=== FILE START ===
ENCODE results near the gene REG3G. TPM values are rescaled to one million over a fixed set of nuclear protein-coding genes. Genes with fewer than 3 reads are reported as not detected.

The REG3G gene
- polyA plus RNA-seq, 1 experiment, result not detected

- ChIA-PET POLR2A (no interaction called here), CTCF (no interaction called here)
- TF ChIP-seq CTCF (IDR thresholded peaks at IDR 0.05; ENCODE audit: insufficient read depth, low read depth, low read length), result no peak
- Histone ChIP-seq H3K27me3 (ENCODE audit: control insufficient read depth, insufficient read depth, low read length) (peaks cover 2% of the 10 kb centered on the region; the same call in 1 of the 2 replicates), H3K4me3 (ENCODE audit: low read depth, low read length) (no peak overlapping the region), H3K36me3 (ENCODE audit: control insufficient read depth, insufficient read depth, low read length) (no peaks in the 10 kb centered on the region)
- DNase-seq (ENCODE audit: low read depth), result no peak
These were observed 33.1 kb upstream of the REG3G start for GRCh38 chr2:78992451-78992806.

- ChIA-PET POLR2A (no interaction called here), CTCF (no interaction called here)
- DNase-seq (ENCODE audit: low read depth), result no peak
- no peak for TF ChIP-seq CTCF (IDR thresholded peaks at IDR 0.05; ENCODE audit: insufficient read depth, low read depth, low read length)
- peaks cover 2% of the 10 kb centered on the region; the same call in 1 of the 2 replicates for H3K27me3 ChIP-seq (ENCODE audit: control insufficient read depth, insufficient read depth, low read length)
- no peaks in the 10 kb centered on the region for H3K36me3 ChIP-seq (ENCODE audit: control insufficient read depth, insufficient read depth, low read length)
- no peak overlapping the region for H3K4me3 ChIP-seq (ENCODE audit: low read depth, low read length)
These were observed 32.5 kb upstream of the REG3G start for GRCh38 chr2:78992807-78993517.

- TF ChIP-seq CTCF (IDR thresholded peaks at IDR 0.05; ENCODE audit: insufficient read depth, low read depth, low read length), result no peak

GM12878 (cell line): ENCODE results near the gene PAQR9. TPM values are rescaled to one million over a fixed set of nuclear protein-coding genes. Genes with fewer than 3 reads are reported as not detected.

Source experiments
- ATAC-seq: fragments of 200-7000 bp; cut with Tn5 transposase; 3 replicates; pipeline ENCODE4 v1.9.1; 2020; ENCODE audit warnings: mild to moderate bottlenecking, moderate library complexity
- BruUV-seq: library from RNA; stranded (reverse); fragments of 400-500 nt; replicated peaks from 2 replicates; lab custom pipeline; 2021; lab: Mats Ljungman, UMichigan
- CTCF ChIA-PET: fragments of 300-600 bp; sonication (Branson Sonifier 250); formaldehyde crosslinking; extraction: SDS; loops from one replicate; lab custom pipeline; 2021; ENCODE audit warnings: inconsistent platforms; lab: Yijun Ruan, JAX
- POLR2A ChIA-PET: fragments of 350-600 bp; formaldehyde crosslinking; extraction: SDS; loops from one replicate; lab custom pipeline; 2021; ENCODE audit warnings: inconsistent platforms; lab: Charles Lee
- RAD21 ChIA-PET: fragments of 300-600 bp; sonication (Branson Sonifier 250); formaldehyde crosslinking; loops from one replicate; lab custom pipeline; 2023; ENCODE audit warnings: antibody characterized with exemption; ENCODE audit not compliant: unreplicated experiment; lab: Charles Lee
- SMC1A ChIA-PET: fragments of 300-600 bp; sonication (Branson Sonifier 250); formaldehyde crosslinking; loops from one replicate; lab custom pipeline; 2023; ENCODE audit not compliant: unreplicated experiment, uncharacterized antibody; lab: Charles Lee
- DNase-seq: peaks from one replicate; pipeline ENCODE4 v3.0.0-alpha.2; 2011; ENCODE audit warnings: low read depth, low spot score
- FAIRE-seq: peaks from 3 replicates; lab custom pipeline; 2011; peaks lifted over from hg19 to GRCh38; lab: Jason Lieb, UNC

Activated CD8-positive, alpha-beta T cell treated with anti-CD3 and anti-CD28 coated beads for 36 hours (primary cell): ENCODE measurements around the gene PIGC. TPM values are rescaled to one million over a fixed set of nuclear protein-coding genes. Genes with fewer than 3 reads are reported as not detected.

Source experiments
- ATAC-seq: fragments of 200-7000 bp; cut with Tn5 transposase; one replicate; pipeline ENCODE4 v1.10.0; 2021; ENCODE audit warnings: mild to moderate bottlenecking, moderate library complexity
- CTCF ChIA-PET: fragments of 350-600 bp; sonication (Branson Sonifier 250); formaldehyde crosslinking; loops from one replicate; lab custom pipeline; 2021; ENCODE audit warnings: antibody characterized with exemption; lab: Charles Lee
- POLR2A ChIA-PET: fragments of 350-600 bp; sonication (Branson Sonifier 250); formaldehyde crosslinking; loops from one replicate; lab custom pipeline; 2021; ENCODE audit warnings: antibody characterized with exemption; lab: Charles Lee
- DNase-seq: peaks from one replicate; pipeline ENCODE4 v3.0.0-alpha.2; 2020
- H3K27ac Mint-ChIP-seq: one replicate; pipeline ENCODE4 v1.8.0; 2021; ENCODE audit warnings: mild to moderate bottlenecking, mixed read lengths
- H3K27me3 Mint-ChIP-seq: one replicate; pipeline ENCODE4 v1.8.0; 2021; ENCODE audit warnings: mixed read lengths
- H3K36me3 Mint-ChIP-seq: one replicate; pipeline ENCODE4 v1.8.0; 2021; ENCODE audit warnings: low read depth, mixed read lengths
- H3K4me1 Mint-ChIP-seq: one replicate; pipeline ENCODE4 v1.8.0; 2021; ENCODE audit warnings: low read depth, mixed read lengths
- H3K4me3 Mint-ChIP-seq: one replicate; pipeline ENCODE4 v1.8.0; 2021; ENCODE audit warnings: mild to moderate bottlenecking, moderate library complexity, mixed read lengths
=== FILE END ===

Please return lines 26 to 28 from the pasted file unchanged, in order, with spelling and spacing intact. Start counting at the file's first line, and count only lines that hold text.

- FAIRE-seq: peaks from 3 replicates; lab custom pipeline; 2011; peaks lifted over from hg19 to GRCh38; lab: Jason Lieb, UNC

Activated CD8-positive, alpha-beta T cell treated with anti-CD3 and anti-CD28 coated beads for 36 hours (primary cell): ENCODE measurements around the gene PIGC. TPM values are rescaled to one million over a fixed set of nuclear protein-coding genes. Genes with fewer than 3 reads are reported as not detected.

Source experiments